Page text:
Friday, December 9, 2011

Fracking Earthquakes

This article is brief but explains that basically there are people that suspect earthquakes in Ohio have been caused by drilling for natural gas. They have gone as far as setting up four new seismographs in the area of Youngstown, Ohio. The new seismographs have seen eight minor earthquakes already this year. The last one on November 25 was a 2.1 magnitude quake. The latest quake was also just a few blocks from the brine injection well.
This source is much longer but pretty much suggests the same conclusion, that natural gas drilling is increasing the chance of an earthquake. The first quake at the drilling site near Lancashire, England on April 1st was a 2.3 tremor. The second one was recorded on May 27th was a 1.5 magnitude quake, which is lower than the first but caused all the drilling to be suspended. The drilling companies said it was a "freak event" that only happened when the process disturbed a fault line, want to start the drilling again. They are currently going through a process of deciding whether or not drilling will start again.
My opinion on the whole thing is that we can't ignore the earthquakes any longer and we have to come to the conclusion that fracking is directly associated with these reported quakes. The drilling companies should be responsible for any damages caused by these quakes and should have to research more into where to drill and where not to. However I think like most of the time, money and profits will win out and the process of drilling for natural gas will continue in England and Ohio. Unless there is a major earthquake that causes tremendous damage there isn't enough yet to scare these companies away. Also it is a lot better for the US and England to be producing energy on their own rather than having to import it. In this video, the CEO of Chesapeake Energy claims that we have twice as much shale gas in the US than they have oil in Saudi Arabia. The England article also claimed that they have discovered 200 trillion cubic feet of gas, which 10% of it could last the UK over six years.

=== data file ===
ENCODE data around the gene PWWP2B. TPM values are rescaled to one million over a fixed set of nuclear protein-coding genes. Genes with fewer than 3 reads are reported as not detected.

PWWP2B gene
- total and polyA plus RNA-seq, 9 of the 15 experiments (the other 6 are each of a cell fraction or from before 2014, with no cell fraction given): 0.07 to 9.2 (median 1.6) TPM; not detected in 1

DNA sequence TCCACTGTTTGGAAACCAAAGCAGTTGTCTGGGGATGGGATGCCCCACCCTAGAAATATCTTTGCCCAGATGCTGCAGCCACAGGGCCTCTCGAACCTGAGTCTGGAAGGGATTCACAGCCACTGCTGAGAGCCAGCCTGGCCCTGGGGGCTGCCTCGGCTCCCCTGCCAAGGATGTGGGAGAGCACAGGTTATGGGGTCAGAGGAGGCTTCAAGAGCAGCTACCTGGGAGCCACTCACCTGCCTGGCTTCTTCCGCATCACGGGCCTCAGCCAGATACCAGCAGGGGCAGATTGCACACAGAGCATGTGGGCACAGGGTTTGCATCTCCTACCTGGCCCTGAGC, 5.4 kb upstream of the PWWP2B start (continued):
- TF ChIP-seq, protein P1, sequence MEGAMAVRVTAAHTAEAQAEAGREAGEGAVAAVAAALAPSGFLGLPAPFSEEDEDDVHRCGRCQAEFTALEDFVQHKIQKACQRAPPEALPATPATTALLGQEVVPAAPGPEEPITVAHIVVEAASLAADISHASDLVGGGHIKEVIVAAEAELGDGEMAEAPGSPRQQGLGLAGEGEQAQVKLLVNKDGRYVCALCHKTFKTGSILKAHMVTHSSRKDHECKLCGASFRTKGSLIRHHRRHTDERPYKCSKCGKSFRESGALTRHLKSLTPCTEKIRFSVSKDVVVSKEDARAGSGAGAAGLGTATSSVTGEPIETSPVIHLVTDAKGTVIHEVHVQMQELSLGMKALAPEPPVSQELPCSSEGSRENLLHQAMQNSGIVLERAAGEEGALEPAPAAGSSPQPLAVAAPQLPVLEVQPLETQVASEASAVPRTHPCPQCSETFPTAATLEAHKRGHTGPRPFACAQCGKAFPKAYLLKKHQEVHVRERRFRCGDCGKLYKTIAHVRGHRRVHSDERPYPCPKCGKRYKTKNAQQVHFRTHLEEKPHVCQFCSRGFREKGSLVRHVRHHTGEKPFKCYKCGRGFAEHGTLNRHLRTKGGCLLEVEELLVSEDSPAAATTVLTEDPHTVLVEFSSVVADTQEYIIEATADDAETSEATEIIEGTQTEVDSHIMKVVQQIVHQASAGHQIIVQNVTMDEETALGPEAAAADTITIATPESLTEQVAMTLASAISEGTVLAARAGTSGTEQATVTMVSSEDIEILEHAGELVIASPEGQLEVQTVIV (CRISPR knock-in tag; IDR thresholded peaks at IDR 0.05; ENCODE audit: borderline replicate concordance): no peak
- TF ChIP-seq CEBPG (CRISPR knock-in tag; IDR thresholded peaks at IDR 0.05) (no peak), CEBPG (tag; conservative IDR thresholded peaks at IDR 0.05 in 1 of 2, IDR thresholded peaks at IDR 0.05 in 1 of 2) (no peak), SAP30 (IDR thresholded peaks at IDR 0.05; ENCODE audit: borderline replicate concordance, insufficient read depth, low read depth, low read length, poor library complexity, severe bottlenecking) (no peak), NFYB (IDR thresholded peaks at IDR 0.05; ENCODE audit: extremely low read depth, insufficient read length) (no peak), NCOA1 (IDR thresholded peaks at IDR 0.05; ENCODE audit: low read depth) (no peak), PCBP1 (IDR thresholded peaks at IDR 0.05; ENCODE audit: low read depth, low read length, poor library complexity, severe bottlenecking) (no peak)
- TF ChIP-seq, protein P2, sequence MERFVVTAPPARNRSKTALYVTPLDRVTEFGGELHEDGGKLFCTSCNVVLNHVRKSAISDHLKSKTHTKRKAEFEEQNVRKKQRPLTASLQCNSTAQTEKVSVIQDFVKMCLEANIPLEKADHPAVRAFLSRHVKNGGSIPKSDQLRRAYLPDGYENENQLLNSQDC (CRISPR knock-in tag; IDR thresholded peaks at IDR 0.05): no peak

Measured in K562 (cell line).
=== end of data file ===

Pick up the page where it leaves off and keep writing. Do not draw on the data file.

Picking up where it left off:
So we have to make a judgment call on what's better for us right now and for the future, cheaper energy with the risk of earthquakes or importing energy for a much higher cost.
Question to the Class: At what point do you think we should say enough is enough? Say you were in placed in charge of deciding when to call it quits. Would you wait until a major earthquake, or you cut them off now knowing because the risks are higher than the rewards?
--Pratik Patel

No comments:

Post a Comment